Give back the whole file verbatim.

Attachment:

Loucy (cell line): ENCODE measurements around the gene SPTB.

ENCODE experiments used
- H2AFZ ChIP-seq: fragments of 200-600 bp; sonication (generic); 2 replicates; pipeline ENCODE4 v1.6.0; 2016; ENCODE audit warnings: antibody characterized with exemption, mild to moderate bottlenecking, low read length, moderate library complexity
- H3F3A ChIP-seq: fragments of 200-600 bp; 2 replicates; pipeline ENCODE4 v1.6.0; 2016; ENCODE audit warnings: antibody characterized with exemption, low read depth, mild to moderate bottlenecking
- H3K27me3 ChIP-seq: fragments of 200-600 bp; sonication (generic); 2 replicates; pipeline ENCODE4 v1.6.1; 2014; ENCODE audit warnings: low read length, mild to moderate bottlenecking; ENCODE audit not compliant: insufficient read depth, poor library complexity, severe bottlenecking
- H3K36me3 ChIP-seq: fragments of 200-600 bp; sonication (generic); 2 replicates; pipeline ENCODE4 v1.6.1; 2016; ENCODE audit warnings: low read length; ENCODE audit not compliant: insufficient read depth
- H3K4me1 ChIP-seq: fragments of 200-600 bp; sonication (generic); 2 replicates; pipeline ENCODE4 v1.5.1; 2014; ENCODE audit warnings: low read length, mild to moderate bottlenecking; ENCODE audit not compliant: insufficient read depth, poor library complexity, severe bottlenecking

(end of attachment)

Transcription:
Loucy (cell line): ENCODE measurements around the gene SPTB.

ENCODE experiments used
- H2AFZ ChIP-seq: fragments of 200-600 bp; sonication (generic); 2 replicates; pipeline ENCODE4 v1.6.0; 2016; ENCODE audit warnings: antibody characterized with exemption, mild to moderate bottlenecking, low read length, moderate library complexity
- H3F3A ChIP-seq: fragments of 200-600 bp; 2 replicates; pipeline ENCODE4 v1.6.0; 2016; ENCODE audit warnings: antibody characterized with exemption, low read depth, mild to moderate bottlenecking
- H3K27me3 ChIP-seq: fragments of 200-600 bp; sonication (generic); 2 replicates; pipeline ENCODE4 v1.6.1; 2014; ENCODE audit warnings: low read length, mild to moderate bottlenecking; ENCODE audit not compliant: insufficient read depth, poor library complexity, severe bottlenecking
- H3K36me3 ChIP-seq: fragments of 200-600 bp; sonication (generic); 2 replicates; pipeline ENCODE4 v1.6.1; 2016; ENCODE audit warnings: low read length; ENCODE audit not compliant: insufficient read depth
- H3K4me1 ChIP-seq: fragments of 200-600 bp; sonication (generic); 2 replicates; pipeline ENCODE4 v1.5.1; 2014; ENCODE audit warnings: low read length, mild to moderate bottlenecking; ENCODE audit not compliant: insufficient read depth, poor library complexity, severe bottlenecking